If possible, ask friends or family to stay with you for a couple of weeks after the operation to help you while you recover.

Are there any sports I shouldn’t do?

Many people return to sporting activity after their hip replacement. But speak to your surgeon before your operation about the types of sports you do and the impact they will have on your new joint replacement.

Hold off on high-impact sports that put a lot of pressure on your hips, such as cycling and tennis, until you’ve fully healed.

As you recover from your operation, you can start swimming. But your surgeon may tell you to avoid doing breaststroke as the sideways kicking may dislocate your hip. It’s a good idea to go for extra walks to strengthen your muscles around the joint. You may be able to use an exercise bike, but check with your surgeon or physiotherapist first. Cycling may be difficult for the first 12 weeks because it may be difficult to get on and off the bike.

Once you’ve made a full recovery, you can have a more active lifestyle. But try not to run on hard surfaces at first, so avoid sports such as squash and tennis. And don’t do sports with a high risk of falling, such as skiing.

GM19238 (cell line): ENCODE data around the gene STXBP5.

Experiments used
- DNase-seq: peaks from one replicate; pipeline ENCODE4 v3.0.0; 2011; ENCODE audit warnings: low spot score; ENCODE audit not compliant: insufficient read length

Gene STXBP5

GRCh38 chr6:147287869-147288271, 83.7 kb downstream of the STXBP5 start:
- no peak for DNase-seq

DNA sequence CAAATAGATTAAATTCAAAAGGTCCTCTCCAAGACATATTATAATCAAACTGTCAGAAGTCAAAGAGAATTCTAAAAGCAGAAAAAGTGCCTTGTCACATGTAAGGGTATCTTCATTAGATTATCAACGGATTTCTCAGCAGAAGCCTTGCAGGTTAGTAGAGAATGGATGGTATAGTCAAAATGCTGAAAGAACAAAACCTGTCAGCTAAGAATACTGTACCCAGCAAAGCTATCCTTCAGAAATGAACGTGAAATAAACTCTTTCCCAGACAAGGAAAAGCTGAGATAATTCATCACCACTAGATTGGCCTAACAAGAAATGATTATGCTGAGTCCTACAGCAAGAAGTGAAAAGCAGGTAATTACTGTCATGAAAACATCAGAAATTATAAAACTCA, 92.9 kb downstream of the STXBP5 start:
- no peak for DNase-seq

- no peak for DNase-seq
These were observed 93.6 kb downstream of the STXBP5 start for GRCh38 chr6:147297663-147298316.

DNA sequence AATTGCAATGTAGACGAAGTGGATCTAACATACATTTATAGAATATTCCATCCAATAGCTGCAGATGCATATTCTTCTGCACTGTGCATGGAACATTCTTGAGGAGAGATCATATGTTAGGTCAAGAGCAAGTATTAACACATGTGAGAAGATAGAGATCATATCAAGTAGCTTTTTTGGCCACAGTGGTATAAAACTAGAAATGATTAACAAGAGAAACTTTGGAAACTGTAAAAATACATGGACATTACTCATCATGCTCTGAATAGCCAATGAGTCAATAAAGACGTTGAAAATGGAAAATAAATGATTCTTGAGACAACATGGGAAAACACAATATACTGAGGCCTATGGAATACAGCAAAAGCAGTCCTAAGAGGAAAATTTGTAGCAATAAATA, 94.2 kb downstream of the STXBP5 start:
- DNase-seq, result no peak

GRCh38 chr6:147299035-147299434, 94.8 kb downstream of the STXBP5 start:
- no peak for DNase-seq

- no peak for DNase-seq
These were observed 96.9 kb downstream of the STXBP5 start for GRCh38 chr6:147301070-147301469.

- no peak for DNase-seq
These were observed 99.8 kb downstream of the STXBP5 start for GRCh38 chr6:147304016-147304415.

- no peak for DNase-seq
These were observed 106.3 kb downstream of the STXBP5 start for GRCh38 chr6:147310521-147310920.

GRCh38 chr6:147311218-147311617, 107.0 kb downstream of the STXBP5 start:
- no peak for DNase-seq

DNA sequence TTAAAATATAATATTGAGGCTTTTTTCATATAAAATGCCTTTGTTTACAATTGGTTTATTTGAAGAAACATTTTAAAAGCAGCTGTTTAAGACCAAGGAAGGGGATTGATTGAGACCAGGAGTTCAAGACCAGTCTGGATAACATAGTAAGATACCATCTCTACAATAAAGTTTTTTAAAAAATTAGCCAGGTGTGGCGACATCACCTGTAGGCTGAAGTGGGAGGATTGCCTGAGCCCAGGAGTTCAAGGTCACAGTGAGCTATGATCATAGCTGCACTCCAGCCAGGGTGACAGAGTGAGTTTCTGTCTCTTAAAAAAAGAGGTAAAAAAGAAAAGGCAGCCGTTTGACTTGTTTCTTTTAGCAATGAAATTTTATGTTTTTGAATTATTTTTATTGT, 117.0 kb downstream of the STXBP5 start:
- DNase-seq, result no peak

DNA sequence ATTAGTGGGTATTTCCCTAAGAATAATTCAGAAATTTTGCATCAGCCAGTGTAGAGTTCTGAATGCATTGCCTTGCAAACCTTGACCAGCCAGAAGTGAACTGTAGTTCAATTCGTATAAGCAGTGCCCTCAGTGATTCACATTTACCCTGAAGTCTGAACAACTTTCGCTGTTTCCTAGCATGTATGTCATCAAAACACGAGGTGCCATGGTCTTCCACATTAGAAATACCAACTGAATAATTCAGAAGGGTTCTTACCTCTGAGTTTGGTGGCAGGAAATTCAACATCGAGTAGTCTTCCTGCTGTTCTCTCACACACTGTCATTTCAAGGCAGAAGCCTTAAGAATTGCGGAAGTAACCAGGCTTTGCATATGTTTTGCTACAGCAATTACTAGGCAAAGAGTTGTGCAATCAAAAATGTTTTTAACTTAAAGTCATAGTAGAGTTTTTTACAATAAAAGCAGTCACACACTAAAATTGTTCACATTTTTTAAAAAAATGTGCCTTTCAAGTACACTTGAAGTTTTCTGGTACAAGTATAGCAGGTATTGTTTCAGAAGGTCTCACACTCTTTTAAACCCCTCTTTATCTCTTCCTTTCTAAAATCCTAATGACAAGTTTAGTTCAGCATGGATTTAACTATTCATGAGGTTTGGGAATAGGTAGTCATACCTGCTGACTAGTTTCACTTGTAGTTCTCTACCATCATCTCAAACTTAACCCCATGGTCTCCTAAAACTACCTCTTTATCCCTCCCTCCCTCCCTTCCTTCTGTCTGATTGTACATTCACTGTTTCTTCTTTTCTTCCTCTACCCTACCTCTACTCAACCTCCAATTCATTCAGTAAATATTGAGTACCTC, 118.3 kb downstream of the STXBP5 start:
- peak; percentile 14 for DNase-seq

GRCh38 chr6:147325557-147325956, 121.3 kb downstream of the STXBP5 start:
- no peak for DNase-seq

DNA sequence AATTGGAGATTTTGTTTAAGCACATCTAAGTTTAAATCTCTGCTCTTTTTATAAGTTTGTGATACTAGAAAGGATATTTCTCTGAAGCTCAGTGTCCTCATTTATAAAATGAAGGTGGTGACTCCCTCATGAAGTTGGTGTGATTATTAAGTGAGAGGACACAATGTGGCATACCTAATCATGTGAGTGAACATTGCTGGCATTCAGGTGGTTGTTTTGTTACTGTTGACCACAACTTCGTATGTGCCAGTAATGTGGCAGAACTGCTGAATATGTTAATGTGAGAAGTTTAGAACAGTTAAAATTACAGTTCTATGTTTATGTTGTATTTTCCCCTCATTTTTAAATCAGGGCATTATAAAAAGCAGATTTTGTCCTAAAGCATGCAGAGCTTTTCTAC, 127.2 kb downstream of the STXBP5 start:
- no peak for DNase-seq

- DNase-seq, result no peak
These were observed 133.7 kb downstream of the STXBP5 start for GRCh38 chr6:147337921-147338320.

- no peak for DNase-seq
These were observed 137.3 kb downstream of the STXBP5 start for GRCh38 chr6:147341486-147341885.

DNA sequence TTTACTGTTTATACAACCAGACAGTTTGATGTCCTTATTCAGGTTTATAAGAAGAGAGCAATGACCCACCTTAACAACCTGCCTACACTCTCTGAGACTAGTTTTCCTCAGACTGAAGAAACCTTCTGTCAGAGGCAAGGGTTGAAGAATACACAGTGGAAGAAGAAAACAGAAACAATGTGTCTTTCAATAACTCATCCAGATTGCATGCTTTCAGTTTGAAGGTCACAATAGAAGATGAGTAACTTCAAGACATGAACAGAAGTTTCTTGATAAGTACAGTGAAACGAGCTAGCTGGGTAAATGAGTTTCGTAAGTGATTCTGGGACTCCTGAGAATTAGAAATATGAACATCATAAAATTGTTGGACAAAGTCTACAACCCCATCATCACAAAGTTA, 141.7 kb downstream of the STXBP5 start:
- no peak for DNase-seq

Hip Replacement Cost

The cost of a hip replacement surgery varies depending upon where it is performed and the type of surgery. The cost of hip replacement surgery in Iran starts from $1750.

Overall hip replacement surgery cost in Iran vs. other countries

Hip replacement Surgery cost in Iran vs. hip replacement Surgery cost in the USA

The average cost of Hip replacement Surgery in Iran is 210 percent less than the cost of Hip replacement Surgery in the USA.

Hip replacement Surgery cost in Iran vs. hip replacement Surgery cost in the UK

The average cost of Hip replacement Surgery in Iran is 250 percent less than the cost of Hip replacement Surgery in the UK.

Hip replacement Surgery cost in Iran vs. hip replacement Surgery cost in India

The average cost of Hip replacement Surgery in Iran is 70 percent less than the cost of Hip replacement Surgery in India.

Hip replacement Surgery cost in Iran vs. hip replacement Surgery cost in Mexico

The average cost of Hip replacement Surgery in Iran is 120 percent less than the cost of Hip replacement Surgery in Mexico.

Hip replacement Surgery cost in Iran vs. hip replacement Surgery cost in Canada